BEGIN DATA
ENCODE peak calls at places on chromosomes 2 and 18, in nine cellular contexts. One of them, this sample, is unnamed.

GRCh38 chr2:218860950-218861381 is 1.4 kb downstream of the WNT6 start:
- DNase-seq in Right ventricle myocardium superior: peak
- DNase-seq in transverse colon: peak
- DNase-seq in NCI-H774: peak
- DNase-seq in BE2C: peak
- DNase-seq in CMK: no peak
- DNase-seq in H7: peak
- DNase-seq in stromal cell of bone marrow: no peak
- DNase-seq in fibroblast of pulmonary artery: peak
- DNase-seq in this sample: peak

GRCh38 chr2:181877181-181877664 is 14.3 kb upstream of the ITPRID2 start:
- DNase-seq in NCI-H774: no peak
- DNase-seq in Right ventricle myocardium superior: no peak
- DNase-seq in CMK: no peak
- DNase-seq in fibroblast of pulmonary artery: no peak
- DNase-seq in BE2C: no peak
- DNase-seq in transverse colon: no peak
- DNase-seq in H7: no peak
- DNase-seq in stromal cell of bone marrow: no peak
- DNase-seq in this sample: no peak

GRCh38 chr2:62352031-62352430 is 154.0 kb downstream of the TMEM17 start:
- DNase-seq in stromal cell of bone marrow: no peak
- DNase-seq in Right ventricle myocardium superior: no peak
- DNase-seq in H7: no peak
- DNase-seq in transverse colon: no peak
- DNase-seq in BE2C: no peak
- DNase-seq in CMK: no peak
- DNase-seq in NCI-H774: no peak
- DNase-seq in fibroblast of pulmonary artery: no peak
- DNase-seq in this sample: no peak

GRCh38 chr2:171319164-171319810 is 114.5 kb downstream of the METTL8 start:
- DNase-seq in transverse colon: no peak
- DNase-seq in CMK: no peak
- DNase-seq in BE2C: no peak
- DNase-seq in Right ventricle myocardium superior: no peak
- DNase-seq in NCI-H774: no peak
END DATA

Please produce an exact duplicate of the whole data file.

ENCODE peak calls at places on chromosomes 2 and 18, in nine cellular contexts. One of them, this sample, is unnamed.

GRCh38 chr2:218860950-218861381 is 1.4 kb downstream of the WNT6 start:
- DNase-seq in Right ventricle myocardium superior: peak
- DNase-seq in transverse colon: peak
- DNase-seq in NCI-H774: peak
- DNase-seq in BE2C: peak
- DNase-seq in CMK: no peak
- DNase-seq in H7: peak
- DNase-seq in stromal cell of bone marrow: no peak
- DNase-seq in fibroblast of pulmonary artery: peak
- DNase-seq in this sample: peak

GRCh38 chr2:181877181-181877664 is 14.3 kb upstream of the ITPRID2 start:
- DNase-seq in NCI-H774: no peak
- DNase-seq in Right ventricle myocardium superior: no peak
- DNase-seq in CMK: no peak
- DNase-seq in fibroblast of pulmonary artery: no peak
- DNase-seq in BE2C: no peak
- DNase-seq in transverse colon: no peak
- DNase-seq in H7: no peak
- DNase-seq in stromal cell of bone marrow: no peak
- DNase-seq in this sample: no peak

GRCh38 chr2:62352031-62352430 is 154.0 kb downstream of the TMEM17 start:
- DNase-seq in stromal cell of bone marrow: no peak
- DNase-seq in Right ventricle myocardium superior: no peak
- DNase-seq in H7: no peak
- DNase-seq in transverse colon: no peak
- DNase-seq in BE2C: no peak
- DNase-seq in CMK: no peak
- DNase-seq in NCI-H774: no peak
- DNase-seq in fibroblast of pulmonary artery: no peak
- DNase-seq in this sample: no peak

GRCh38 chr2:171319164-171319810 is 114.5 kb downstream of the METTL8 start:
- DNase-seq in transverse colon: no peak
- DNase-seq in CMK: no peak
- DNase-seq in BE2C: no peak
- DNase-seq in Right ventricle myocardium superior: no peak
- DNase-seq in NCI-H774: no peak